Nostalgia

clearing1

“Clearing” features large in my childhood memories. We helped Dad clear deadfalls even when we were fairly young, dragging branches away from the tree as he cut them — the smell of sawdust and exhaust from the chainsaw, the unwieldy way long branches would tip as we raised them so they’d sail deep enough into the woods to be out of our way. As we grew older and stronger, we learned to buck small trees so he could cut them into logs, pushing the log forward by a chainsaw-length and then steadying it between hands and knees so he could cut.

Then there was the task of clearing blackberries around the property. I still have vivid memories of hot sun, of the weight of the corn knife in my hand, the satisfying song as it sliced through smaller stems; then the less satisfying task of crawling in with loppers to cut the canes at their base, and wriggling out through thorns; and then hauling the canes out to the burn pile, the tangled, dragging mass that had somehow to be wrestled up onto the pile.

And that doesn’t even touch on the couple of summers where I was assigned a major clearing job: the year Kevin and I were tasked with taking back the upper corner of the vineyard from scotch broom; the year Peter and I cleared the woods’ path of encroaching alders, and I learned how to set the choke so he could drag them out with the tractor.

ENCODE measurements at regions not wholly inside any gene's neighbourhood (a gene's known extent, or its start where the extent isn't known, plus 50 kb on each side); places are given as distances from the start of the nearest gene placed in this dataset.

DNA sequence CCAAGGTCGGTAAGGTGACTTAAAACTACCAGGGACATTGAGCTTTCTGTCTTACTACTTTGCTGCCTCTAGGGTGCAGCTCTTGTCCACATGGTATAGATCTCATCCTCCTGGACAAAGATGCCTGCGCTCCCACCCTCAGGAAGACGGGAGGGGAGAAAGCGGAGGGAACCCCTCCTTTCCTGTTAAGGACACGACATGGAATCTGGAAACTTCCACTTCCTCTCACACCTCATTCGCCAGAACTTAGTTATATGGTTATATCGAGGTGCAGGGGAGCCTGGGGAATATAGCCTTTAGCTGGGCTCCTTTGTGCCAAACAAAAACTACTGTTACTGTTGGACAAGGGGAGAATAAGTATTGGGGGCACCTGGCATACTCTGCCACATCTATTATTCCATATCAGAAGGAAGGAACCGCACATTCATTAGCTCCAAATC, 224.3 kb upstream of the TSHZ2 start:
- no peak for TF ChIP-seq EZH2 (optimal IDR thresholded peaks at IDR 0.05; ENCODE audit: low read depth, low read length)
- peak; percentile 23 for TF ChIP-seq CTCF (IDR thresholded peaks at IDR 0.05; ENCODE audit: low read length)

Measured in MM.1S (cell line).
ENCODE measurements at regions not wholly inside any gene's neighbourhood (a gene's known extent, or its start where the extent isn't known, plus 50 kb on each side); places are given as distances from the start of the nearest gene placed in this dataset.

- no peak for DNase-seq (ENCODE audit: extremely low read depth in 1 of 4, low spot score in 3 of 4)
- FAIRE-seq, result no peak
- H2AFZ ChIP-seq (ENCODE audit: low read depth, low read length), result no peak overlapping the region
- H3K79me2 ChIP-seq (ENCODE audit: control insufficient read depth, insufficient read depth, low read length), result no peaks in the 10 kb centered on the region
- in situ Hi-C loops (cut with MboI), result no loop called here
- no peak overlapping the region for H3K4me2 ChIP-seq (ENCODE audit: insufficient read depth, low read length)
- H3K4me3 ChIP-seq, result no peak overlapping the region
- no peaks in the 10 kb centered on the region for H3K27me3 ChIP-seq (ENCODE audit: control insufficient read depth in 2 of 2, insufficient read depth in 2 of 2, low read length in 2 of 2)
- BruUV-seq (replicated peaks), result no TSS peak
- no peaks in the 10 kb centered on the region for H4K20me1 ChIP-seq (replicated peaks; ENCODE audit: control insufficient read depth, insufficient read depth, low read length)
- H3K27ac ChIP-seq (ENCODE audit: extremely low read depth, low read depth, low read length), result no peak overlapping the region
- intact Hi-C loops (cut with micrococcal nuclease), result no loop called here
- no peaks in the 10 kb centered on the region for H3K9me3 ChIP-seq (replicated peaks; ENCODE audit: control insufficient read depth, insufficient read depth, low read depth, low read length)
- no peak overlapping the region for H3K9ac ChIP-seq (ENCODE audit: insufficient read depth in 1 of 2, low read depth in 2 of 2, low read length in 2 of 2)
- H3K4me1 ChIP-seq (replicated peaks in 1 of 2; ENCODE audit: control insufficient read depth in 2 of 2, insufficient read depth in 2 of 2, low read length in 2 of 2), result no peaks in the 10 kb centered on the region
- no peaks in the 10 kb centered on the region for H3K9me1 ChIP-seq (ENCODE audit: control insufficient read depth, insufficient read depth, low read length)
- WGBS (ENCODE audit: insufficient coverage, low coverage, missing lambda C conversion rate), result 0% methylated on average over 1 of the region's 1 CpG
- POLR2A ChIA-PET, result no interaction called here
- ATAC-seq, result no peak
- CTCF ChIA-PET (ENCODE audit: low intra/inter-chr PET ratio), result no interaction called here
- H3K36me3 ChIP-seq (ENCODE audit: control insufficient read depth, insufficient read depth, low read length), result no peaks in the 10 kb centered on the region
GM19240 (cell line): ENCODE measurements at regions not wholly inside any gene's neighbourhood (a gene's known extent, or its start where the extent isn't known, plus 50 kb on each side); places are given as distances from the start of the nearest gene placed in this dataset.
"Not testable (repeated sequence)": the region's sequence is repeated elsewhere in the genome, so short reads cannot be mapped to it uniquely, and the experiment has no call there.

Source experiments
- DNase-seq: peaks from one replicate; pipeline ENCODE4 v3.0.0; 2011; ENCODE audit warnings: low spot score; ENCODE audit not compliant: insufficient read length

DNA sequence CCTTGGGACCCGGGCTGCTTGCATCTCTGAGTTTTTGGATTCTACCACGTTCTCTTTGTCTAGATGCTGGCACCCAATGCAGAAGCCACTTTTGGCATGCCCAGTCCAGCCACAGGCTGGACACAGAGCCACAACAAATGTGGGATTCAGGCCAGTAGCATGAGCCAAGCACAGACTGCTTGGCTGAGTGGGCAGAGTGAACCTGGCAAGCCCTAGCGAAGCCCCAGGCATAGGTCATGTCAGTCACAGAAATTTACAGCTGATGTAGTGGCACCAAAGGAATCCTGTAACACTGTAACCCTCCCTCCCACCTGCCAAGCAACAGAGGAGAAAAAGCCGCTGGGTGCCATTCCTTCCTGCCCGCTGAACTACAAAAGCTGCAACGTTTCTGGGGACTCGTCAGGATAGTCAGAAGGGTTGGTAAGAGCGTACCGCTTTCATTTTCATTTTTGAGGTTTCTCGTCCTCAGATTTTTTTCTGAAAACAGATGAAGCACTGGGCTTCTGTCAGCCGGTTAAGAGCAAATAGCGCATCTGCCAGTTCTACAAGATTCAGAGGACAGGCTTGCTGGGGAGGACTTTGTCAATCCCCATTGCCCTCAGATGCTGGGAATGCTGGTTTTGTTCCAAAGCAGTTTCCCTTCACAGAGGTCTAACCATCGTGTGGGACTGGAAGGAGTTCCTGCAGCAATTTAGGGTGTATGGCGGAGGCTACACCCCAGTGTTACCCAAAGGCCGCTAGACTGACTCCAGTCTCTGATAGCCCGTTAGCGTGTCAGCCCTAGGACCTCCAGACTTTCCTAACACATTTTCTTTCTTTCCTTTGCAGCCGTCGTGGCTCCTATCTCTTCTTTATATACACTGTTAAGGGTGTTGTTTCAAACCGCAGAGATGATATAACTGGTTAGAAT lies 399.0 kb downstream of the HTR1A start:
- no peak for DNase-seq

I’m sure I grumbled at the time, but I came to somewhat enjoy clearing work — especially deadfalls. It was hard, gritty, sometimes thorny work, but also satisfying.

So when Dave recently trimmed the tree branches encroaching on the back of our property (we don’t own the trees, but they fail to respect that), I felt a certain sense of nostalgia. He had the boys out hauling branches for him, just as my Dad used to do with me; and although they grumbled a bit, they’re old enough now that they can do some solid work. It felt like a continuation.

clearing2

I’m not sure they saw it that way. “You know, I used to sort of like clearing branches,” I told them at one point, and received twin stares of incomprehension.

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